It was my second year of high school and I was talking to a childhood friend. When I asked if she was taking any music classes she shrugged and told me, "They cut my choir this year." I wish I could say I had never heard of such a thing, but I knew it was common in public schools.
When budgets are low, music programs are often some of the first things to get cut - and it might be because those classes don't seem as important to the academic experience as other classes. But according to a recent study (subscription required) in the journal PNAS, they are.
In the study, researchers at Northwestern University showed that studying music promotes academic success and that brain development and language skills are especially strengthened. "Although learning to play music does not teach skills that seem directly relevant to most careers, the results suggest that music may engender what educators refer to as 'learning to learn,'" Nina Kraus, PhD, senior author of the study, said in a Northwestern release.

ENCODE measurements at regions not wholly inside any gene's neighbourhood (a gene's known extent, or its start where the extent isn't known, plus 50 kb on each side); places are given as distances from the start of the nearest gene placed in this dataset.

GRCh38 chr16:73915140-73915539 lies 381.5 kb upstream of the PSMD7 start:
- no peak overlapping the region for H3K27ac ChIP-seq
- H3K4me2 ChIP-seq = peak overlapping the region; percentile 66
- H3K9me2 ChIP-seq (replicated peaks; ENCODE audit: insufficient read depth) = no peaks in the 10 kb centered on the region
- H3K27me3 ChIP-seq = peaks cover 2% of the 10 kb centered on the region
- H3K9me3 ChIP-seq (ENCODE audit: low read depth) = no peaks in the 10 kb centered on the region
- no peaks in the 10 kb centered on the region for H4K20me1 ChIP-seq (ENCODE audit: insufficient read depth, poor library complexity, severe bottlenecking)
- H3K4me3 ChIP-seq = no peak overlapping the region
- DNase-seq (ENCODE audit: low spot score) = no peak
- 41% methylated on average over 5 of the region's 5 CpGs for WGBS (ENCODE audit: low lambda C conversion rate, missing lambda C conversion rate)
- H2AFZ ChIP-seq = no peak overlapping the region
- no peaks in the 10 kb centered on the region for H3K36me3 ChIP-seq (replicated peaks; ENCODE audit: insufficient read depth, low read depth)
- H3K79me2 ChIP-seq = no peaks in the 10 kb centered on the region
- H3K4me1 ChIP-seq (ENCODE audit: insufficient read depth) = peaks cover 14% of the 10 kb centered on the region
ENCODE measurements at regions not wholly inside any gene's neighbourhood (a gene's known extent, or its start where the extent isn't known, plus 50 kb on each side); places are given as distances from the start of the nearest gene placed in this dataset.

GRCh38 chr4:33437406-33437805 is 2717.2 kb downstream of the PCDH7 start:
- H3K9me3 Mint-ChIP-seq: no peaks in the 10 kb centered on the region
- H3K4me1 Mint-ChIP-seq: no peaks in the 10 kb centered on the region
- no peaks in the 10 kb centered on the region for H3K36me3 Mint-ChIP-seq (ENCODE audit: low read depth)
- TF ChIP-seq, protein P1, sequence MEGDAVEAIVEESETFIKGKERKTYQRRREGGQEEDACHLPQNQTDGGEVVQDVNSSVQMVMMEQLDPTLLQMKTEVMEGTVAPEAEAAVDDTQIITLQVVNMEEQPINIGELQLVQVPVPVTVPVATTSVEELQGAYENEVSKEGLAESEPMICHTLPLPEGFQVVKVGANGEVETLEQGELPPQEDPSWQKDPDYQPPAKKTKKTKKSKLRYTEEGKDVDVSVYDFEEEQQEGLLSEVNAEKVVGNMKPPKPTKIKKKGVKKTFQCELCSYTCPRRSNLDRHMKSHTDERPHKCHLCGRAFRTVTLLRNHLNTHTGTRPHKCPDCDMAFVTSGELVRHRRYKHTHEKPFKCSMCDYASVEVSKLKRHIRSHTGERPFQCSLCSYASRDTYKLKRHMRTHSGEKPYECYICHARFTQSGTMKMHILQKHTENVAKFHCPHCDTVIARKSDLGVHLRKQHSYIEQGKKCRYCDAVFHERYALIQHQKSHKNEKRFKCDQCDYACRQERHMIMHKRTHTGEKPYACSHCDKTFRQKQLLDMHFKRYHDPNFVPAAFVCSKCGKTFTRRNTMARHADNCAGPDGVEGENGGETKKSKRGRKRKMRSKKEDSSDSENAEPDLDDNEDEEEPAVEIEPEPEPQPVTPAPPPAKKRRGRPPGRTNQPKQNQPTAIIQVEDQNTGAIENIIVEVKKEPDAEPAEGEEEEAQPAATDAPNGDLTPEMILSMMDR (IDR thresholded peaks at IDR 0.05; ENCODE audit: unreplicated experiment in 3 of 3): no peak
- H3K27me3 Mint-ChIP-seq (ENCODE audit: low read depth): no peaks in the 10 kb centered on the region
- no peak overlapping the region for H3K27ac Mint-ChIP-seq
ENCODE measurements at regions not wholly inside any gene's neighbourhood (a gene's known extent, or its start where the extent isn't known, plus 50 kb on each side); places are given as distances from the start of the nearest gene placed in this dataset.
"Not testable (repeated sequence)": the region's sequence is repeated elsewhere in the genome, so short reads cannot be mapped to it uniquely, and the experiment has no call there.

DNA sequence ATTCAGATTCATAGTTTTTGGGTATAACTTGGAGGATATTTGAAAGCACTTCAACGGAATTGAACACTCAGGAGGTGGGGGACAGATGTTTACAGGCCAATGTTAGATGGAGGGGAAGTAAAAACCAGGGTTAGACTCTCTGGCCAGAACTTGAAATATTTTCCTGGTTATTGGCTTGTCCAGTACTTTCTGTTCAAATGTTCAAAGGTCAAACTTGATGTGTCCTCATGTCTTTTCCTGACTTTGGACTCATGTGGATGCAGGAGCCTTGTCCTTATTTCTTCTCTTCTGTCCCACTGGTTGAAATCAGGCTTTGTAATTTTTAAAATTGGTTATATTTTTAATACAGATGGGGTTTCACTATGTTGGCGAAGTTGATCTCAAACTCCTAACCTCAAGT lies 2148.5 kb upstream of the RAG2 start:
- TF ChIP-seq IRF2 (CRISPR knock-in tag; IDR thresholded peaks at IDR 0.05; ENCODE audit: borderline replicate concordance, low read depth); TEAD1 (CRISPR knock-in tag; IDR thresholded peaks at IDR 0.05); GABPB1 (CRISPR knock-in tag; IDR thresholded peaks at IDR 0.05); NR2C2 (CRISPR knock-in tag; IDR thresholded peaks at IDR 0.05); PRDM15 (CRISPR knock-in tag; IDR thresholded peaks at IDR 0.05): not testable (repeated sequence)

The researchers observed two groups of high schoolers: those enrolled in band classes, which involved music and instrumental instruction, and those enrolled in Reserve Officers' Training Corps, which focused on physical fitness. After three years in the same schools, the students in the music classes showed a stronger neural response to sound in comparison to the students in Reserve Officers' Training Corps. In addition, the music students were also more sensitive to auditory details than their peers.
It appears that cutting music classes from schools might leave students at a disadvantage. At the very least, it denies students the opportunity to increase their brain development and language skills. "Our results support the notion that the adolescent brain remains receptive to training, underscoring the importance of enrichment during the teenage years," the researchers said.
Alex Giacomini is an English literature major at UC Berkeley and a writing and social media intern in the medical school's Office of Communication and Public Affairs.
Previously: Excessive homework for high-performing high schoolers could be harmful, study finds, Music in the brain: A report on rare auditory hallucinations and Stanford researchers gain new insights into how auditory neurons develop in animal study
Photo by Monica Liu